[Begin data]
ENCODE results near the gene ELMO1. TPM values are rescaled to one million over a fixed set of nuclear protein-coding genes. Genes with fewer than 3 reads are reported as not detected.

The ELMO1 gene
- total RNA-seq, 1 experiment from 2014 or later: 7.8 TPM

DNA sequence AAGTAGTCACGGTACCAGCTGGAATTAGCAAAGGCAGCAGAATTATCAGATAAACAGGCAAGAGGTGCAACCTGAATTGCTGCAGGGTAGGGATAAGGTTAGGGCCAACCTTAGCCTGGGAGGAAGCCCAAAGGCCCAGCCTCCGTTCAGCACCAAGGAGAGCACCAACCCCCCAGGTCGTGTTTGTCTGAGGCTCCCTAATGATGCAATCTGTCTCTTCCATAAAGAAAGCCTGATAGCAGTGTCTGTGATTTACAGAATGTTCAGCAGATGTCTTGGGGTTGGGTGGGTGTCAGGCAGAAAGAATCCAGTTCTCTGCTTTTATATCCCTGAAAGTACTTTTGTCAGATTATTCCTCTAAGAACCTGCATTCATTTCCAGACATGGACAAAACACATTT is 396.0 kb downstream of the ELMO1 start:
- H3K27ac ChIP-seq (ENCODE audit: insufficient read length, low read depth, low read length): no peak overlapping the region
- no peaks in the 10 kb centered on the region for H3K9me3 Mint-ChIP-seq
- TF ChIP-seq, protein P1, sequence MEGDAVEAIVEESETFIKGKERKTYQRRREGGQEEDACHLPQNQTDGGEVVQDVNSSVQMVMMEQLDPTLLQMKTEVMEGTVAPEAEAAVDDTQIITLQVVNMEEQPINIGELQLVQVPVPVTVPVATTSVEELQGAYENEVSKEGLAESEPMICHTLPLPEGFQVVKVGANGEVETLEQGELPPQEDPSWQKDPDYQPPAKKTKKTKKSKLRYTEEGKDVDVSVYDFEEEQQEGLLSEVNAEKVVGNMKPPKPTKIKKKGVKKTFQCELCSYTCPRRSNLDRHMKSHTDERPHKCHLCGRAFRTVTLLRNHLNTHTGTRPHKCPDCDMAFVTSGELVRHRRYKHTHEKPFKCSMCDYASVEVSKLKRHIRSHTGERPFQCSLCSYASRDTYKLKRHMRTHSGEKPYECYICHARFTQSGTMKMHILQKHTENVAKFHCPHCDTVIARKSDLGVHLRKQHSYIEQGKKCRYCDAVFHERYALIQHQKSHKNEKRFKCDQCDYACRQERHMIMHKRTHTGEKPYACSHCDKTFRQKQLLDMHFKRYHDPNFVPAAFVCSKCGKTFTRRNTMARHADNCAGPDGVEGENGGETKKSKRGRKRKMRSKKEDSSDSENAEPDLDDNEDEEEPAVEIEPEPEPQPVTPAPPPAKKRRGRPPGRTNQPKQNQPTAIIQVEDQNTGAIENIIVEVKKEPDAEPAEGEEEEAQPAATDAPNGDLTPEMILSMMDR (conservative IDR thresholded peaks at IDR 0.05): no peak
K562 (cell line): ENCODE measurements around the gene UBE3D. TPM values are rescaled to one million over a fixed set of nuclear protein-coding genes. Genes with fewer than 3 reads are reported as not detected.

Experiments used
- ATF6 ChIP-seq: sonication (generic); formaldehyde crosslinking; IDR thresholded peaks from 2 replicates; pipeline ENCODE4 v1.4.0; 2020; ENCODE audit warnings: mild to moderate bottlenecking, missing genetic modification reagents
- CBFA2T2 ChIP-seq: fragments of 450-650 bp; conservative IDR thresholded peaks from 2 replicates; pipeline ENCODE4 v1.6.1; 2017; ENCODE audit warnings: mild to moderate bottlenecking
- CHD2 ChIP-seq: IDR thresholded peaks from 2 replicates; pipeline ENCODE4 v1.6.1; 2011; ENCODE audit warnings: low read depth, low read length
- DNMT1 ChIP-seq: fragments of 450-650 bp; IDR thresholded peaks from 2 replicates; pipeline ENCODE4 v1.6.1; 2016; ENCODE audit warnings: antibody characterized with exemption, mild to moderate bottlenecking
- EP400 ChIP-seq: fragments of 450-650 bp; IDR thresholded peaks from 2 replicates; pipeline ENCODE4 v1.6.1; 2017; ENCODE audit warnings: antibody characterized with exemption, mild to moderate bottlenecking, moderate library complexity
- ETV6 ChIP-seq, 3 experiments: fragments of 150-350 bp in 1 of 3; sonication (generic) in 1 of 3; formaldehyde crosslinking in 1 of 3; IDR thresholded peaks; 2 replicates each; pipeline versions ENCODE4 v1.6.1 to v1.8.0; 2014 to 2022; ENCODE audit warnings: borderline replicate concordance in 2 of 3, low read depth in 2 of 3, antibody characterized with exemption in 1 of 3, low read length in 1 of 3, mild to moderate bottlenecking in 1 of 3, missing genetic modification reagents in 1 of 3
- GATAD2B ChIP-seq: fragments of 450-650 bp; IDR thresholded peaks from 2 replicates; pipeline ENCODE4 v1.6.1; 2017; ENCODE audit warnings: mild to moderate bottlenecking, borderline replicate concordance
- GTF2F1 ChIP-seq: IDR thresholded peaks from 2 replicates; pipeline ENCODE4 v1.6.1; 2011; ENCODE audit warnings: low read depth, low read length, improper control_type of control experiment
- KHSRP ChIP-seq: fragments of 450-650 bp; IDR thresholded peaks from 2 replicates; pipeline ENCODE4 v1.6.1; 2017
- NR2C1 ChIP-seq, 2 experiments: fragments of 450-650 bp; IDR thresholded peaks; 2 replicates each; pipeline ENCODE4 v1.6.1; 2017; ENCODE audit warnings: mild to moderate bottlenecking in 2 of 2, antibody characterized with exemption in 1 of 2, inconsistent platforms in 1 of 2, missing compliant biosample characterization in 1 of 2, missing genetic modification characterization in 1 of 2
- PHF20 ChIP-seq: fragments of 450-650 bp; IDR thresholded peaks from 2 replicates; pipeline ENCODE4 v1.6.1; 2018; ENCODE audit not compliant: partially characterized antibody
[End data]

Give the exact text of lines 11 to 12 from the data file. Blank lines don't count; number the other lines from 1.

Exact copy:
- CBFA2T2 ChIP-seq: fragments of 450-650 bp; conservative IDR thresholded peaks from 2 replicates; pipeline ENCODE4 v1.6.1; 2017; ENCODE audit warnings: mild to moderate bottlenecking
- CHD2 ChIP-seq: IDR thresholded peaks from 2 replicates; pipeline ENCODE4 v1.6.1; 2011; ENCODE audit warnings: low read depth, low read length